Source by Vannevar Bush

device in which an individual stores all his books, records, and communications, and which is mechanized so that it can be consulted with exceeding speed and flexibility.

Bush envisioned the memex behaving like an “intricate web of trails” similar to the function of the human mind, which he believed works by a method of “association” and not via an alphabetical index. According to Levy (2008, 508), the most “innovative feature” of Bush’s memex system was the establishing of associative indices between portions of microfilmed text—what we now call hypertext links—so that researchers could follow trails of useful information through masses of literature.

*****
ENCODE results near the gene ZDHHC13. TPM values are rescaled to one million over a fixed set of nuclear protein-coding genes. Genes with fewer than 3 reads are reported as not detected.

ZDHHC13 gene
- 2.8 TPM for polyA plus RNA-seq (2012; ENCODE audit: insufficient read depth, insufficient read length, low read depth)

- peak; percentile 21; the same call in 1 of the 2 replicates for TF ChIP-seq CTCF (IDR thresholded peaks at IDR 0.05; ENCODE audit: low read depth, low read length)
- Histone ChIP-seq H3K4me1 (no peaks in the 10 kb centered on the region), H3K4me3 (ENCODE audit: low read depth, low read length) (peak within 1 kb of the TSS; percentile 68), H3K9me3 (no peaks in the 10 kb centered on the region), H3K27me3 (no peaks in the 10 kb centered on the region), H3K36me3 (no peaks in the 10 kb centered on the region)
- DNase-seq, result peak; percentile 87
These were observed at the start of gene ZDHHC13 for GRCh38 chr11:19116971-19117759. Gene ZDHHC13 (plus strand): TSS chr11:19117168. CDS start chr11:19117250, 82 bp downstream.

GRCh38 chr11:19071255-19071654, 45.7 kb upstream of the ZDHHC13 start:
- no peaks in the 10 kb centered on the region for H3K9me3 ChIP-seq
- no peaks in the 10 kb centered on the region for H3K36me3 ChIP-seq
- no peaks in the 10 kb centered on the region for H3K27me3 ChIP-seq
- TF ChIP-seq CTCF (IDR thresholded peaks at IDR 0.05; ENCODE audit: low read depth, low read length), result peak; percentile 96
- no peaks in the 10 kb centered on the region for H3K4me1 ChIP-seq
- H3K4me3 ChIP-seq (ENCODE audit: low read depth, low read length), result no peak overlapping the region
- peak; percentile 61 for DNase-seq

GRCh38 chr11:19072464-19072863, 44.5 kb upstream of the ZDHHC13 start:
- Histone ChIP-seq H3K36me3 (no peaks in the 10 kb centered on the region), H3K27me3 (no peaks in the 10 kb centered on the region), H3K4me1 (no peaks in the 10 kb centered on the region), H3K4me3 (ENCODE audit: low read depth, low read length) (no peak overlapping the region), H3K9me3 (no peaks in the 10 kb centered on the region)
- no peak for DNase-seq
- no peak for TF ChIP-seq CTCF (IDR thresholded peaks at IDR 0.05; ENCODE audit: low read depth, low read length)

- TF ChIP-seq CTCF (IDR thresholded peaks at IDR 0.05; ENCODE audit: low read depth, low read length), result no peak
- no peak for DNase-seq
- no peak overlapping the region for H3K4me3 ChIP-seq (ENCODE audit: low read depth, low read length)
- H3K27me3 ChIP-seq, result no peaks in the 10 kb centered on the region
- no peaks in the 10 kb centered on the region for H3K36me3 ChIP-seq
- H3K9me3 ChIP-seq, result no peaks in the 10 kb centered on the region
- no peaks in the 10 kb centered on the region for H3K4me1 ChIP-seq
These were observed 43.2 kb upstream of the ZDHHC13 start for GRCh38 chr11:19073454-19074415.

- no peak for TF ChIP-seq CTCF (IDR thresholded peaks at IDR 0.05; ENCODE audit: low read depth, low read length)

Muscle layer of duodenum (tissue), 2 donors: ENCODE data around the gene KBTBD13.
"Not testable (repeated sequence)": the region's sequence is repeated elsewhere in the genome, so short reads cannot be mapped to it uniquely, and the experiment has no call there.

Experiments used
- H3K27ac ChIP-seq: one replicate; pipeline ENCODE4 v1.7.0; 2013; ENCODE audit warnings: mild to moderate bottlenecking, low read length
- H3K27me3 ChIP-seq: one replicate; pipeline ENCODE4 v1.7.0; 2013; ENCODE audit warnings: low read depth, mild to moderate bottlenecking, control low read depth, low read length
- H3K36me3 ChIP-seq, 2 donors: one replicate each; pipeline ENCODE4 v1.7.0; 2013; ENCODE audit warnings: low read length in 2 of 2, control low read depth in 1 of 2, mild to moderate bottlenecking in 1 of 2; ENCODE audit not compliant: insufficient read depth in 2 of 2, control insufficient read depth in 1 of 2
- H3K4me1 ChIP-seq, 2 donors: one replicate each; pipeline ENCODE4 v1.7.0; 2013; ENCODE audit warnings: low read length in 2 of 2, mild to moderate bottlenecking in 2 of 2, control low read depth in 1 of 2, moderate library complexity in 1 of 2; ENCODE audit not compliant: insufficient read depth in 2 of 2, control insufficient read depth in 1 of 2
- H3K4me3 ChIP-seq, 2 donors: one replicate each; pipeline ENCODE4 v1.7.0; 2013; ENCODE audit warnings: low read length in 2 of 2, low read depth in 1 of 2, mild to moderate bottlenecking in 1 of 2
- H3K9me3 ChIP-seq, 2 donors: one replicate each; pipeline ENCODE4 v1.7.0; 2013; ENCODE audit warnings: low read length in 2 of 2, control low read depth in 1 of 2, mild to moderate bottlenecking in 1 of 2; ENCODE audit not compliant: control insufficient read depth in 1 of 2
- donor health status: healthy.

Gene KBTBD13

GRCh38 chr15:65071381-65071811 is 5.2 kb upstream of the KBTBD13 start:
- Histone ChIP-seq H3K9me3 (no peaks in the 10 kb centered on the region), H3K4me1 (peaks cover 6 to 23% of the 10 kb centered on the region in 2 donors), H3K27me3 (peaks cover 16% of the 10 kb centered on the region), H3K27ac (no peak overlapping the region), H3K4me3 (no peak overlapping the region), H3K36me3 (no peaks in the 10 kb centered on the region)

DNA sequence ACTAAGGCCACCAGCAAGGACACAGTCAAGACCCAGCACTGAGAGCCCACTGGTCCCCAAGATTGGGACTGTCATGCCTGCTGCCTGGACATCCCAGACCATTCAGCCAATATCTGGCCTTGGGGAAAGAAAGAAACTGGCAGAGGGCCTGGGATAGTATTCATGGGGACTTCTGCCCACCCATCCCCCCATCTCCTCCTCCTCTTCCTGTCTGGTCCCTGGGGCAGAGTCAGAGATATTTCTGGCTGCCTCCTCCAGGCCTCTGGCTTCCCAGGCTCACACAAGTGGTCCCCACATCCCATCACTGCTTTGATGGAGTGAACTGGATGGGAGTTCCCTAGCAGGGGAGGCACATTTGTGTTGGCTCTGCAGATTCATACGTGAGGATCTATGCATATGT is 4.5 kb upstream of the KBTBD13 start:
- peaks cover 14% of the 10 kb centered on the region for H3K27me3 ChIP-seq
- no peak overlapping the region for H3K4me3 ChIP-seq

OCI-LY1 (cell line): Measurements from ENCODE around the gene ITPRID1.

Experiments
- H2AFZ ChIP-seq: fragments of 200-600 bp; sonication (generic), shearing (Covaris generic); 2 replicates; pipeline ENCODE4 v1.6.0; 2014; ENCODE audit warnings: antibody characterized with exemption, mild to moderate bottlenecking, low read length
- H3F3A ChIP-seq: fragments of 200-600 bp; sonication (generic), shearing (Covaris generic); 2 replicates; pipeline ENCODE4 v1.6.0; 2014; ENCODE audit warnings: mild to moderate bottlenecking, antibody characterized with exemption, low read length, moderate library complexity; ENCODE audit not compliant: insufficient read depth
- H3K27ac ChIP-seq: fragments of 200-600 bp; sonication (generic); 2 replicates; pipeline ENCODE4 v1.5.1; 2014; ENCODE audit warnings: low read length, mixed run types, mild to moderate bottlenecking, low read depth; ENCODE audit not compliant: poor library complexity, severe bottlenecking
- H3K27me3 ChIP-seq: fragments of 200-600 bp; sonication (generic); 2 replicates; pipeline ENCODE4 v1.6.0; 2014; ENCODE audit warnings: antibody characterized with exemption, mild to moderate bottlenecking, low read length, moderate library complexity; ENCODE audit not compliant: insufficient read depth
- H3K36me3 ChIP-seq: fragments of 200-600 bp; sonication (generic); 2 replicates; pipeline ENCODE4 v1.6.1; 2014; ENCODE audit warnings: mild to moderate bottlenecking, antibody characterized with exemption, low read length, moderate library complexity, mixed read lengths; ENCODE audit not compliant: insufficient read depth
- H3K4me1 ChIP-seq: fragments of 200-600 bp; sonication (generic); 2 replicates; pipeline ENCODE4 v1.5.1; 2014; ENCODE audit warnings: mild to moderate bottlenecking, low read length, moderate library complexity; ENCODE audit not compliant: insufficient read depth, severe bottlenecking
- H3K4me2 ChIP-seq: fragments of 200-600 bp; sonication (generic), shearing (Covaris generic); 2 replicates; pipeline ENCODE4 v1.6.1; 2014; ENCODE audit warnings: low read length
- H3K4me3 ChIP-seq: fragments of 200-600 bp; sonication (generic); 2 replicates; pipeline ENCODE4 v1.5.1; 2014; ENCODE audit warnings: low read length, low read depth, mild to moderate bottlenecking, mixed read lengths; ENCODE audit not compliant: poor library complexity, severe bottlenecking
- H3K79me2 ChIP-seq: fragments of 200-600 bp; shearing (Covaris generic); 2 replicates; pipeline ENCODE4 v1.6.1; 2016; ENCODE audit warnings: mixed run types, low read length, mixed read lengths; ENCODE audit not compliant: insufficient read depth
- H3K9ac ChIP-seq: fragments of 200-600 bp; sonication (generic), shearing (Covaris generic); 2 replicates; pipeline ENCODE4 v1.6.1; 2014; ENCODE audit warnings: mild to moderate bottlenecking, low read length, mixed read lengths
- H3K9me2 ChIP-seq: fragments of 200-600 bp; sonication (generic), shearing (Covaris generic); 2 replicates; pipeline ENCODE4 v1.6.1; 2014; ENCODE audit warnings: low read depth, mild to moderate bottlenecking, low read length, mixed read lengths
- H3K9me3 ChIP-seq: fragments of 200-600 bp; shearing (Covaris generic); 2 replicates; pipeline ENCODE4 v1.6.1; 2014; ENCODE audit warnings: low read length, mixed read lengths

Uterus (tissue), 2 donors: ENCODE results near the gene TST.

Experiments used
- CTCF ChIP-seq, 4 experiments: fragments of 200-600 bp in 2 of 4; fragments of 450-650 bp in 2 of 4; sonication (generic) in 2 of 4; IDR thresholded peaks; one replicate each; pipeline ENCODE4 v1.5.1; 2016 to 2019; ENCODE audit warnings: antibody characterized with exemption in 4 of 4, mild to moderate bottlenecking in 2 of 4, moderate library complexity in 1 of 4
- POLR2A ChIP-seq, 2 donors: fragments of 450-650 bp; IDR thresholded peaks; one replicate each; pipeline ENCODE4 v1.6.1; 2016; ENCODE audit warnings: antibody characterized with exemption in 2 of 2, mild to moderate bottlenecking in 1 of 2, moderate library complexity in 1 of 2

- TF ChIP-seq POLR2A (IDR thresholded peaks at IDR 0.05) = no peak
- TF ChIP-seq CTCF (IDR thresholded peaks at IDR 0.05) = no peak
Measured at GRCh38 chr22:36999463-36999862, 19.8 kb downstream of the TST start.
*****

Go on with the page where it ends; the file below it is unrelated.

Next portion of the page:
Tapping a few keys projects the head of the trail. A lever runs through it at will, stopping at interesting items, going off on side excursions. It is an interesting trail, pertinent to the discussion.

The web is not the memex

See also: the garden and the stream

  1. A memex contains both original materials and the materials. Unlike the web, there is no read-only version of the memex. Anything you read you can link and annotate. Not just reply, but change
  2. Links are associative (read: backlinks)
  3. Links and annotations are made by readers as well as writers. A stunning thing that we forget, but the link here is not part of the author’s intent, but of the reader’s analysis. On the world wide web of course, only an author gets to determine links. What would it be like to have Curius-like annotations by default?